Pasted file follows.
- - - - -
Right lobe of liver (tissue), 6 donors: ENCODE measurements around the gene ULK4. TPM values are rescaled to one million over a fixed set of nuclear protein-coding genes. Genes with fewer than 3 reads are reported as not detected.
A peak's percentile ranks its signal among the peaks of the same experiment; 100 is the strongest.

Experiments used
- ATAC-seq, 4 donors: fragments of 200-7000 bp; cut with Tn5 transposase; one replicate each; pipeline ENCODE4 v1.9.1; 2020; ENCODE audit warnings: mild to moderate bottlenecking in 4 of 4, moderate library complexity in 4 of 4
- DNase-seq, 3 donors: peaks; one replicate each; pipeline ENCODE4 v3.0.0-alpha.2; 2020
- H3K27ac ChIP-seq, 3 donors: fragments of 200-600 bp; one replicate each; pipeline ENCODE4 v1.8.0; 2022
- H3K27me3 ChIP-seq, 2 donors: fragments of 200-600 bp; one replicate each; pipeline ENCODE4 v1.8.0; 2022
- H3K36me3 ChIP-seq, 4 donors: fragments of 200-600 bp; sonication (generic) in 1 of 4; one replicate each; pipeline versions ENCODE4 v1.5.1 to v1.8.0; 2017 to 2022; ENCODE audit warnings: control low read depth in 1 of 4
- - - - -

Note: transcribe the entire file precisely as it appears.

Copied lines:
Right lobe of liver (tissue), 6 donors: ENCODE measurements around the gene ULK4. TPM values are rescaled to one million over a fixed set of nuclear protein-coding genes. Genes with fewer than 3 reads are reported as not detected.
A peak's percentile ranks its signal among the peaks of the same experiment; 100 is the strongest.

Experiments used
- ATAC-seq, 4 donors: fragments of 200-7000 bp; cut with Tn5 transposase; one replicate each; pipeline ENCODE4 v1.9.1; 2020; ENCODE audit warnings: mild to moderate bottlenecking in 4 of 4, moderate library complexity in 4 of 4
- DNase-seq, 3 donors: peaks; one replicate each; pipeline ENCODE4 v3.0.0-alpha.2; 2020
- H3K27ac ChIP-seq, 3 donors: fragments of 200-600 bp; one replicate each; pipeline ENCODE4 v1.8.0; 2022
- H3K27me3 ChIP-seq, 2 donors: fragments of 200-600 bp; one replicate each; pipeline ENCODE4 v1.8.0; 2022
- H3K36me3 ChIP-seq, 4 donors: fragments of 200-600 bp; sonication (generic) in 1 of 4; one replicate each; pipeline versions ENCODE4 v1.5.1 to v1.8.0; 2017 to 2022; ENCODE audit warnings: control low read depth in 1 of 4